7 January 2014


I carry around on my person like a pencil
the beat of my heart scooped with this hand
which was already black at birth. That time,
I gulped the pickled air of my new home
and took it inside to make mine, alive at last,
though far still from the image of me today.
There are breaths one must exhale the last,
I know, return to the world its great favour,
oh yes, exclude nothing of that good gift,
yet not before life has been lived, and drawn
with this pencil, or lived out with an awl.
Words—this is my ingredient—shift like ants
on my page. And where we succeed they move
a hundred times their weight in worth, each
at its task for the greater good of a poem,
a story, a link with the past, or the carving
of new routes into the future. My cutlass
opens trails before me and leaves a trace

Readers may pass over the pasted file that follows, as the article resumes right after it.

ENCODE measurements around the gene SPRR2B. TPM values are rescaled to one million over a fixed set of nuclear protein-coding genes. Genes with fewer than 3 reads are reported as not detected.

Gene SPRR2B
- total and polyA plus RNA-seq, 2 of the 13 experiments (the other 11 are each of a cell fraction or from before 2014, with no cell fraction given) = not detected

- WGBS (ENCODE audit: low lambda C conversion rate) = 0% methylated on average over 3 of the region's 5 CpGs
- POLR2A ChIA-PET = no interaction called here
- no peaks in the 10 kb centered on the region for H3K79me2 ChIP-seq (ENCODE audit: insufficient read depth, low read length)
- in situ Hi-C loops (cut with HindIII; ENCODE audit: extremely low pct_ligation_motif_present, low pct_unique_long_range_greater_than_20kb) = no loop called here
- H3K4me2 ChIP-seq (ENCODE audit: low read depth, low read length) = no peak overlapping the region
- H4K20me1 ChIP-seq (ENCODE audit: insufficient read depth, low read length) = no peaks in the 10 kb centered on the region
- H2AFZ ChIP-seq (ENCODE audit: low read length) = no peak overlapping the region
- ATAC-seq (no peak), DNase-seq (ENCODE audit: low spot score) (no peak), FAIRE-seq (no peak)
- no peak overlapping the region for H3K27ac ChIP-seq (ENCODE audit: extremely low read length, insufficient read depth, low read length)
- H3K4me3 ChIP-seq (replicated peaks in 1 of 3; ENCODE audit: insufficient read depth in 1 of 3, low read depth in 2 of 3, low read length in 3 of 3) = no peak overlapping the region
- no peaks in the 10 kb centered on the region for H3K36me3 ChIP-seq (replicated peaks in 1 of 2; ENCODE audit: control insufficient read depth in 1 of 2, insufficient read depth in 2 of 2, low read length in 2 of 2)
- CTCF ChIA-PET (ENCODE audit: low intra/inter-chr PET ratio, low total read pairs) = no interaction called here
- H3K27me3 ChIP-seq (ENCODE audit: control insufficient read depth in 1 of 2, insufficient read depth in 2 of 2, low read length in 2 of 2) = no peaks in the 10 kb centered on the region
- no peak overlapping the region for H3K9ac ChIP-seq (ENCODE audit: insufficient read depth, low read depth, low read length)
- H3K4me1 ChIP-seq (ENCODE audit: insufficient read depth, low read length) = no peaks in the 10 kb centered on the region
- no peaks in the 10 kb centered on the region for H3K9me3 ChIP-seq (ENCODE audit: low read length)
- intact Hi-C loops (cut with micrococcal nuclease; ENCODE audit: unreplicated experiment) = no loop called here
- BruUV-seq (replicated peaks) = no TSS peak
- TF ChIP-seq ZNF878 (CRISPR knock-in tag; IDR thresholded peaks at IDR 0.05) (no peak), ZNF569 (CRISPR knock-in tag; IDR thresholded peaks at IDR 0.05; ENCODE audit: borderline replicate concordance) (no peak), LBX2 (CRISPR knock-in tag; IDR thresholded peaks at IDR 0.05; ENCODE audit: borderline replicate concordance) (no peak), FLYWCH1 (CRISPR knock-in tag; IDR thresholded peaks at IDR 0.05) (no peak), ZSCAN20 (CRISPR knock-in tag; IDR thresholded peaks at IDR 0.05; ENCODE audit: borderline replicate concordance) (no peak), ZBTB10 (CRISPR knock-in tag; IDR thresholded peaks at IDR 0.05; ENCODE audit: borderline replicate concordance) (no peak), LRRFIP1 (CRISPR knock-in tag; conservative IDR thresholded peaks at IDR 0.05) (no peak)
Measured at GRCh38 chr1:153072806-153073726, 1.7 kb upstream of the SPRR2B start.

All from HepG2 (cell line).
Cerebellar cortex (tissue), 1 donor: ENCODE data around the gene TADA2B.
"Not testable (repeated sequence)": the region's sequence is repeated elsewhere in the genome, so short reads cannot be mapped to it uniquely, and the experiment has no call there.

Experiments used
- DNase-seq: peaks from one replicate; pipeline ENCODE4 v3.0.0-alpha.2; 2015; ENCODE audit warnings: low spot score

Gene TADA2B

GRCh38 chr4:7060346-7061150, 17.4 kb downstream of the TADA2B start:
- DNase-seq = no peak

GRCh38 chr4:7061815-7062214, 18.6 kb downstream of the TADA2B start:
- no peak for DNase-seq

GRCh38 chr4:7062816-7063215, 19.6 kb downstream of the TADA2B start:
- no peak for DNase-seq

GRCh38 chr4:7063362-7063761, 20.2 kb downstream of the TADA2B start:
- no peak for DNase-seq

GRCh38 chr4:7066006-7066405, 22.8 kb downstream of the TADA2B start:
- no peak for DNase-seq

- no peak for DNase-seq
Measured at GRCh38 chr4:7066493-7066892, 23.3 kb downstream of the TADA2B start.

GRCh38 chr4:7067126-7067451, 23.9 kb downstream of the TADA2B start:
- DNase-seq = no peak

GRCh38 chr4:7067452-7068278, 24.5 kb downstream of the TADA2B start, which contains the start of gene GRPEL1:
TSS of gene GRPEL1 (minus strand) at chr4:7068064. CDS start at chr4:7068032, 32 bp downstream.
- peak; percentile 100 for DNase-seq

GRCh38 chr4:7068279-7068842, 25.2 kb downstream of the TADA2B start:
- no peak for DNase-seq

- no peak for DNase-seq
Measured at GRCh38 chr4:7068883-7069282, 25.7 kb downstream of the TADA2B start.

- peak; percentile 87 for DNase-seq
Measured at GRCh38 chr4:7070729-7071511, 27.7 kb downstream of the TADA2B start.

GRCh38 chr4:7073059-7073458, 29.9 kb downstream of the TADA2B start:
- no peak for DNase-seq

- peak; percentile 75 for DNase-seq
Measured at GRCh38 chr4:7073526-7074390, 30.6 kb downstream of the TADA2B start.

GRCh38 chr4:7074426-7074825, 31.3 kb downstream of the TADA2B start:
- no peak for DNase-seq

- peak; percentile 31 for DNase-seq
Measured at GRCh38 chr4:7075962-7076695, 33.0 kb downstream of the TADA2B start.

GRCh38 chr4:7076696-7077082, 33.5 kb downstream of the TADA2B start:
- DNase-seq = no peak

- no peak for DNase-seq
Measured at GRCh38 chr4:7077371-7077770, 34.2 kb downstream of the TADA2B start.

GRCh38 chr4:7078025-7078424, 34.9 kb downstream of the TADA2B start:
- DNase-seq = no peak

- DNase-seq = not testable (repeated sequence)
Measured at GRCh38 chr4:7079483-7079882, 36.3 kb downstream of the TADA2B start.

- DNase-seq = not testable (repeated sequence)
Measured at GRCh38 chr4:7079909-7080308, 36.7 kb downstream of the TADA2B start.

behind me, where I have been. The reason
is not important, detail is; ink discovers
the truth of who we are; sometimes a tone
is the colour of blood, to honour the dead,
at other times it is translucent; so I think,
to myself, even today at this overdue time,
that if it arrived upon me to try and tell
the story of the ghost of Marcus Garvey
with my pen, I wouldn’t know what kind
of ink to use. Which pigment. What smell.
There is always one dream or two ahead
and no one can keep truth from itself. May
my dream, which no one shall remind me of
except the charge of what I have to do,
remain with me till the fullest stop of life.

~To Geoffrey Philp, for much more than his fight for Garvey's honour.

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